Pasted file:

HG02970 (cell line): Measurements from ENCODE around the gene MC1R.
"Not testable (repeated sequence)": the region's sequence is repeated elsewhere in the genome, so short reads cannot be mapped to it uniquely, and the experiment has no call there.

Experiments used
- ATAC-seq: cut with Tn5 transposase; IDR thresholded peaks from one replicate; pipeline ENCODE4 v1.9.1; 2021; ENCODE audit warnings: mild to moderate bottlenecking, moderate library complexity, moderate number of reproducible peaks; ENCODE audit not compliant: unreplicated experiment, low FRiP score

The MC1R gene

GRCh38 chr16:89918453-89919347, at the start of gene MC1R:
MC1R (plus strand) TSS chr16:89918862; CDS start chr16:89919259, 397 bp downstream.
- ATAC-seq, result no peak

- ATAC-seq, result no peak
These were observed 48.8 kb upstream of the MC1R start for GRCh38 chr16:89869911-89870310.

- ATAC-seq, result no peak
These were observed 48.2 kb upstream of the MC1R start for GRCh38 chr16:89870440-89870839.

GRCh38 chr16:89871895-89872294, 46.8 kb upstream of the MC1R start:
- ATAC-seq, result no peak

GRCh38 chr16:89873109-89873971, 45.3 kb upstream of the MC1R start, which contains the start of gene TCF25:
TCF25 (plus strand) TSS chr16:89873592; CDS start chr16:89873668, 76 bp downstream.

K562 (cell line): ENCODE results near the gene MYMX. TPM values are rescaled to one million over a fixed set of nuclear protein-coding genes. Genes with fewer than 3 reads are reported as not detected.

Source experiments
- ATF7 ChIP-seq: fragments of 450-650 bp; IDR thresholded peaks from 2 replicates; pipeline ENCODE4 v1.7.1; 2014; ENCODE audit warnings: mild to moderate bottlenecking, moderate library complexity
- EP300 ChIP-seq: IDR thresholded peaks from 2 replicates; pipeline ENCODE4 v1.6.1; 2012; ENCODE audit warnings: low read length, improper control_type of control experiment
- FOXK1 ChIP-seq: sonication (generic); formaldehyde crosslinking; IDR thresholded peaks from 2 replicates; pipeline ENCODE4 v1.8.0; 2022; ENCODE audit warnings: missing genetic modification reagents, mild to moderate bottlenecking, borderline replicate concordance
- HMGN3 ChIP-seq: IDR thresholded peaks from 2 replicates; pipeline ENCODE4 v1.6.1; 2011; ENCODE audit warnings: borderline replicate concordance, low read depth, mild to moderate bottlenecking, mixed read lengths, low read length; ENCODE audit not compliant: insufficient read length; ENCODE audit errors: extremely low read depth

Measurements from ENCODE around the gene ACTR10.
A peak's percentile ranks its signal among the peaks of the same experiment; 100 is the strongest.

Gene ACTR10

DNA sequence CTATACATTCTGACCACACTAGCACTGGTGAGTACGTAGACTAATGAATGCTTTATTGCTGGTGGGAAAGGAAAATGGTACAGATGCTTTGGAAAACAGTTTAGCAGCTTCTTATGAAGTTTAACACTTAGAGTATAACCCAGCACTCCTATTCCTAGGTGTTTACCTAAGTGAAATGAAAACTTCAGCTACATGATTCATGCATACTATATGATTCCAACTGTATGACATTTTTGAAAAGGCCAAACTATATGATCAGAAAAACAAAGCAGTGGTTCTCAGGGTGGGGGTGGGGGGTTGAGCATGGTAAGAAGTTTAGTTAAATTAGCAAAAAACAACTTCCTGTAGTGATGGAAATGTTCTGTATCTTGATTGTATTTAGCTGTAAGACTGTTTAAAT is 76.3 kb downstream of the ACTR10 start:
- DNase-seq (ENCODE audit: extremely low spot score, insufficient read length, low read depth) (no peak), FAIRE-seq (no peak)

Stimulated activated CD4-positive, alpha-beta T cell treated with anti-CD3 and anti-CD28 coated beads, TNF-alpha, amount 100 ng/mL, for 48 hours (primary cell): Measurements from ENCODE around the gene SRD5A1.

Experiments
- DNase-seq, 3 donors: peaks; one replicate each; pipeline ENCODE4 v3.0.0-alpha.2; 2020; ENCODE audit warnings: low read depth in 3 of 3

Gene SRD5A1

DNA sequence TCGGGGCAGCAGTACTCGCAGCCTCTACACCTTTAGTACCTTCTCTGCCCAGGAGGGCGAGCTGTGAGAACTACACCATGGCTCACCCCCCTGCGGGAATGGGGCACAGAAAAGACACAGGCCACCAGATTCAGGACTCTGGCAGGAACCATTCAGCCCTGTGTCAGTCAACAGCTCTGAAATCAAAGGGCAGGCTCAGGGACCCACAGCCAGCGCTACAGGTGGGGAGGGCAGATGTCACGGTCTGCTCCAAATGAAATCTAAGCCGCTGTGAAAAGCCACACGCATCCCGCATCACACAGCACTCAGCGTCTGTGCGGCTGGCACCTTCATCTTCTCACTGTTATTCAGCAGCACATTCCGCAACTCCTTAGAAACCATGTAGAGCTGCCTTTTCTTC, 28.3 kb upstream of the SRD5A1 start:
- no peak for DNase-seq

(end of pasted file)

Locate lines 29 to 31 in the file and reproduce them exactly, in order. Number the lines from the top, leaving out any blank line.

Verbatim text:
Experiments
- DNase-seq, 3 donors: peaks; one replicate each; pipeline ENCODE4 v3.0.0-alpha.2; 2020; ENCODE audit warnings: low read depth in 3 of 3

Gene SRD5A1